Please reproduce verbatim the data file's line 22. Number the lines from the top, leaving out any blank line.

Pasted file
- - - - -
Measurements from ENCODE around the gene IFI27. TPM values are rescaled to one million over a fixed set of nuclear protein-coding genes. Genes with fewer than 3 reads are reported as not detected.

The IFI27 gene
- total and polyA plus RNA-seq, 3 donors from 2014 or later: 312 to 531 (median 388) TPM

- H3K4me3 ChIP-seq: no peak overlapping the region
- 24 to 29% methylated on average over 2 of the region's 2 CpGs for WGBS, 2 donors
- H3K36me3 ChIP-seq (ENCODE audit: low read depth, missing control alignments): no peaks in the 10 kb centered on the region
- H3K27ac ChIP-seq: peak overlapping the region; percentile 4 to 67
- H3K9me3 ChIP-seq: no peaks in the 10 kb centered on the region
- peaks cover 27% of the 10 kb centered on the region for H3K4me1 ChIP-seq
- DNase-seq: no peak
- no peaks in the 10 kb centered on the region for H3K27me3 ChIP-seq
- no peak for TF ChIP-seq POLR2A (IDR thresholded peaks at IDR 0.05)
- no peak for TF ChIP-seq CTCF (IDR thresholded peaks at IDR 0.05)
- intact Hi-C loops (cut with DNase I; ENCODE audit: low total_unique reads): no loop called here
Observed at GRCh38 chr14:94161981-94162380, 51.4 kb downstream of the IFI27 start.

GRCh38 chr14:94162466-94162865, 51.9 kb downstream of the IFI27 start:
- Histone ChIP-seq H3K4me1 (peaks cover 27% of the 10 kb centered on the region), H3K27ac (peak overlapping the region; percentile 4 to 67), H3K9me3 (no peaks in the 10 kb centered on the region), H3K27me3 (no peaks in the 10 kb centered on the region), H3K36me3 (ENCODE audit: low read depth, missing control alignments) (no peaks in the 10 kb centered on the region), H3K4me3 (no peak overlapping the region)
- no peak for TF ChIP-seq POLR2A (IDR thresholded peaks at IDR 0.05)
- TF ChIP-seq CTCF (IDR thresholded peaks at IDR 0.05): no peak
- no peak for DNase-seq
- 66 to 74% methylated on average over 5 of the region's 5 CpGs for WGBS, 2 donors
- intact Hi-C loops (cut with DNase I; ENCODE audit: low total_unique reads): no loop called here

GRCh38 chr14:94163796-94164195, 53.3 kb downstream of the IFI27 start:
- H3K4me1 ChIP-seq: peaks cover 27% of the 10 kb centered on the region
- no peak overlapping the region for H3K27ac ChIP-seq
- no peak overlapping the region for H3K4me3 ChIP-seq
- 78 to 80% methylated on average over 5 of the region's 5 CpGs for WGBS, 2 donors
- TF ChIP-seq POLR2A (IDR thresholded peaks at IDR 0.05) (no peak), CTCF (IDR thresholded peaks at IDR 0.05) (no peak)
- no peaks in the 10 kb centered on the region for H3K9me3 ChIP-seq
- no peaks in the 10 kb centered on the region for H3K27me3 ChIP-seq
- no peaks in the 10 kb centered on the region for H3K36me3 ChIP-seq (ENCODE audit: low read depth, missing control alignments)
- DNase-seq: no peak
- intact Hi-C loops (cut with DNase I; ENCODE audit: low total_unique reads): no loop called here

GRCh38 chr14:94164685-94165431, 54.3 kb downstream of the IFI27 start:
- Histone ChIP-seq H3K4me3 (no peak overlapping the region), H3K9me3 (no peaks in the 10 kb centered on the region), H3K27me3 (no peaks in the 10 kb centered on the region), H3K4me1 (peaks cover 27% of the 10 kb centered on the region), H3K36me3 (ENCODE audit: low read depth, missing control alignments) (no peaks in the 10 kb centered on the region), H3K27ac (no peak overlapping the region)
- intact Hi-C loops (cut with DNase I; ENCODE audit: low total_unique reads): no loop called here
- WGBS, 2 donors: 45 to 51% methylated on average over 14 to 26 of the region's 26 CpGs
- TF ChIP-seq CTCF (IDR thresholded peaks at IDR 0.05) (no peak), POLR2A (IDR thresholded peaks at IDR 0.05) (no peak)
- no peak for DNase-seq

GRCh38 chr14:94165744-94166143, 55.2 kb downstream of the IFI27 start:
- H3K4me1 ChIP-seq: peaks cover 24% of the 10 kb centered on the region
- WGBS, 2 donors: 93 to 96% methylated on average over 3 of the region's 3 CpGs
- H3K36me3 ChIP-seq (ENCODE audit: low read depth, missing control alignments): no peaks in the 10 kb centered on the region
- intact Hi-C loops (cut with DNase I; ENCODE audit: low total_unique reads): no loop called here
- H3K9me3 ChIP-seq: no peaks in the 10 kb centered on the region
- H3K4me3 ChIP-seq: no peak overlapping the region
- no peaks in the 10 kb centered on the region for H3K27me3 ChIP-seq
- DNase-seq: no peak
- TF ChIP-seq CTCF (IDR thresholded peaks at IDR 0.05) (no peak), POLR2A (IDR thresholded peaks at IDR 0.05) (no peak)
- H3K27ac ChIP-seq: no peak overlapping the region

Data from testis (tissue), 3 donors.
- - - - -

- intact Hi-C loops (cut with DNase I; ENCODE audit: low total_unique reads): no loop called here